First Nation Leaders are Feeling the Pressure to Hold Elections During COVID-19 - There are Options

First Nation Leaders are Feeling the Pressure to Hold Elections During COVID-19 - There are Options

First Nation leaders are feeling the pressure to hold elections during the COVID-19 crisis to avoid a governance gap, within the Nations and with the federal government.

According to CBC Indigenous Services Canada said there will be no federal funding consequences. Whether a governance gap will exist is still unclear. However, there are options for leaders.

In speaking with First Nations community leaders, and recent buzz in the media, concerns about the health and safety of community members voting at the polls were growing. According to an article released by CBC, band councils felt that postponing elections would result in a governance gap, and possible loss of federal funding to fight COVID-19 as a result.

Recently, the federal Indigenous Services Minister Marc Miller announced this will no longer be the case according to CBC:

Miller's statement allows First Nations to make their own decision without federal funding consequences, whether they follow the Indian Act or First Nations Elections Act.

Although it seems federal funding will continue during the pandemic, whether a governance gap within a nation would exist if an election were postponed is still unclear. There are options to address this uncertainty.

Prior to this statement, in an email sent by Indigenous Services Canada to one of our clients, the office stated: “When terms of office are likely to expire before a new council has been elected, the council must designate a person to whom the necessary authorities have been delegated, to ensure the continuity of the delivery of essential services and programs at the expiry of your term.” The email went on to say due to the unprecedented circumstances, community leaders “may designate the current council as the appropriate persons.”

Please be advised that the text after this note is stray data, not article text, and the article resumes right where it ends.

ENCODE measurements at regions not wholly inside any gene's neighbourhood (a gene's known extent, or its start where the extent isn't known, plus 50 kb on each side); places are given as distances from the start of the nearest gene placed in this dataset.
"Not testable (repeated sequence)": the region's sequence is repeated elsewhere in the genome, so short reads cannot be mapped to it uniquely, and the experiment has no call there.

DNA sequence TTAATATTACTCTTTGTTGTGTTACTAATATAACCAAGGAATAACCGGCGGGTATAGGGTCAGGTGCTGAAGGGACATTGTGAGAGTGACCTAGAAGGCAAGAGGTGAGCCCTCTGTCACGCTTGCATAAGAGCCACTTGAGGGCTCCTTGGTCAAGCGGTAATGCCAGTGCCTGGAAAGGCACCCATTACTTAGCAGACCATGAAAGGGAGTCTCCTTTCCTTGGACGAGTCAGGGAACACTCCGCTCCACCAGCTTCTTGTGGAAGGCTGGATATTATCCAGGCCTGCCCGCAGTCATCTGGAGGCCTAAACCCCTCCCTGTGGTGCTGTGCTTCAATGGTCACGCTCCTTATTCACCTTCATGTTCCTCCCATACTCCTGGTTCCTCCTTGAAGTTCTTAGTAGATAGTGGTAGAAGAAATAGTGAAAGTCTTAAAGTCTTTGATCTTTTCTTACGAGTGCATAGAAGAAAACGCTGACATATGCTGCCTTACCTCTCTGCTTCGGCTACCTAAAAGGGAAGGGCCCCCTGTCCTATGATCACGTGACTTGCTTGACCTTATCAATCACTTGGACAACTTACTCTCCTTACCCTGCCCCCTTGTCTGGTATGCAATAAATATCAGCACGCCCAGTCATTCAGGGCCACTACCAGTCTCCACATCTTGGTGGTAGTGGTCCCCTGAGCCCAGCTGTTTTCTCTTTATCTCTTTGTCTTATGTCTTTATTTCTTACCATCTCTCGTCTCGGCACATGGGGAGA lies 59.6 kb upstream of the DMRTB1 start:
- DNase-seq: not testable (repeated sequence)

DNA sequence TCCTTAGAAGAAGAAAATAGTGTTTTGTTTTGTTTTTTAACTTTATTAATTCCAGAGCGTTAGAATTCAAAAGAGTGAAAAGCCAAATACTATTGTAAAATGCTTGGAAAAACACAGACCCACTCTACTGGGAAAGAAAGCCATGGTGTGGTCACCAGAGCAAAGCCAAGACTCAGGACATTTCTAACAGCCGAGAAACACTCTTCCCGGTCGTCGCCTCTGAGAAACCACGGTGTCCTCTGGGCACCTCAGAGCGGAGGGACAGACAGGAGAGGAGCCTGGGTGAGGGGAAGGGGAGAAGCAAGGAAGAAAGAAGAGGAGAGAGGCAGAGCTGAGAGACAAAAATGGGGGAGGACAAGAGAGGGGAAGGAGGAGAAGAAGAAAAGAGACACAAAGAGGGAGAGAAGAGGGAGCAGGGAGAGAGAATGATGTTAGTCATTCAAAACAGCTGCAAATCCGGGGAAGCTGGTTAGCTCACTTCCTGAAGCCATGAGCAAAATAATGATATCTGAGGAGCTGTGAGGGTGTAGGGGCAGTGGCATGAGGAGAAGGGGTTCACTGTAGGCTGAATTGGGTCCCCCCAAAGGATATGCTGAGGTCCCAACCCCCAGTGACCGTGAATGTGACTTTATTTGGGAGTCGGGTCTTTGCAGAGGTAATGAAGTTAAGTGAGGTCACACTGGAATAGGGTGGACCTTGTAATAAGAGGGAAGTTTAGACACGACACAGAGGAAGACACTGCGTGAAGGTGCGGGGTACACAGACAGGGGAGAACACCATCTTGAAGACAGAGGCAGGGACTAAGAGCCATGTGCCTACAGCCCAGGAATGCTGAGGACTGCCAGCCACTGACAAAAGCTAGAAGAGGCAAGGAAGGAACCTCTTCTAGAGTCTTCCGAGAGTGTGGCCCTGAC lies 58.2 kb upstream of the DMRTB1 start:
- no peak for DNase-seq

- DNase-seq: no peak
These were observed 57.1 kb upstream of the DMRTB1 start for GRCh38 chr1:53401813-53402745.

This could mean if a council’s term is due to expire, and if it’s in accordance with a nation's governance code, as an emergency response measure, council can appoint themselves to ensure the continuous of essential services. This empowers current council to demonstrate their commitment and leadership to their communities during a crisis.

OneFeather will honor councils who choose to postpone elections. For those who are moving forward with voting events we have adopted advanced health and safety measures at the polls, and offer digital solutions for elections to reduce, and even eliminate, risk of direct person-to-person contact.

OneFeather encourages all Indigenous communities to plan ahead and stay sovereign.

OneFeather offers Nations support to navigate the crisis, including crisis management planning, preparing for post-pandemic, links to resources, digital solutions, and other updates. 170+ nations are using OneFeather's technology for; electronic membership management, electronic voting, online community engagement, virtual nomination meetings, and other solutions that help keep communities safe and sovereign.

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OneFeather is an Indigenous technology company redefining the Indigenous experience through tradition and innovation. Founded by Lawrence Lewis (We Wai Kai Nation), OneFeather, is grounded in First Nations values and principles. OneFeather offers digital services for resilient Nation-building including election and voting services, data sovereignty, community engagement, and soon a full suite of banking solutions for the individual and Nations. OneFeather has served over 195+ First Nations and Métis across Canada and their 237,000+ members. With the launch of dedicated Indigenous banking solutions - OneFeather APP and OneFeather PAY, status card renewal and application services, and a leading trust center for sovereign digital Indigenous identity and data, OneFeather will further serve Indigenous communities across Canada.

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